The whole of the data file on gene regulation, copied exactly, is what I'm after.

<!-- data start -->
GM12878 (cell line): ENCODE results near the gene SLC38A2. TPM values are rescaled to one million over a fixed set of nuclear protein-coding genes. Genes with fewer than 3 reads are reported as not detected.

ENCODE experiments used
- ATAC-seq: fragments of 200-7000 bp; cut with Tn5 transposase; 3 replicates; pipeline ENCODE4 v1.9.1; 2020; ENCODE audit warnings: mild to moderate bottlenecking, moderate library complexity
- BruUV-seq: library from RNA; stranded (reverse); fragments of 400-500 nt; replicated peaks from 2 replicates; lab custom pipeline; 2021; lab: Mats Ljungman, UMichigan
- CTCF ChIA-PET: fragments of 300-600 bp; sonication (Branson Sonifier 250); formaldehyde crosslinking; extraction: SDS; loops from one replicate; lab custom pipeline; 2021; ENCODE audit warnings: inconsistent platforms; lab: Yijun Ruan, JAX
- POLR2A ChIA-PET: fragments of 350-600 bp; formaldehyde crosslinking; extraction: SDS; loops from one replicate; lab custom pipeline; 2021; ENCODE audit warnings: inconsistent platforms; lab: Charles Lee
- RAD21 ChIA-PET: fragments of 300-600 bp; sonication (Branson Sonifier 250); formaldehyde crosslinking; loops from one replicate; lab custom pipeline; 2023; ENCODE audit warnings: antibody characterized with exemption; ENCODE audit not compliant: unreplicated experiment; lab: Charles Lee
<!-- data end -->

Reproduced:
GM12878 (cell line): ENCODE results near the gene SLC38A2. TPM values are rescaled to one million over a fixed set of nuclear protein-coding genes. Genes with fewer than 3 reads are reported as not detected.

ENCODE experiments used
- ATAC-seq: fragments of 200-7000 bp; cut with Tn5 transposase; 3 replicates; pipeline ENCODE4 v1.9.1; 2020; ENCODE audit warnings: mild to moderate bottlenecking, moderate library complexity
- BruUV-seq: library from RNA; stranded (reverse); fragments of 400-500 nt; replicated peaks from 2 replicates; lab custom pipeline; 2021; lab: Mats Ljungman, UMichigan
- CTCF ChIA-PET: fragments of 300-600 bp; sonication (Branson Sonifier 250); formaldehyde crosslinking; extraction: SDS; loops from one replicate; lab custom pipeline; 2021; ENCODE audit warnings: inconsistent platforms; lab: Yijun Ruan, JAX
- POLR2A ChIA-PET: fragments of 350-600 bp; formaldehyde crosslinking; extraction: SDS; loops from one replicate; lab custom pipeline; 2021; ENCODE audit warnings: inconsistent platforms; lab: Charles Lee
- RAD21 ChIA-PET: fragments of 300-600 bp; sonication (Branson Sonifier 250); formaldehyde crosslinking; loops from one replicate; lab custom pipeline; 2023; ENCODE audit warnings: antibody characterized with exemption; ENCODE audit not compliant: unreplicated experiment; lab: Charles Lee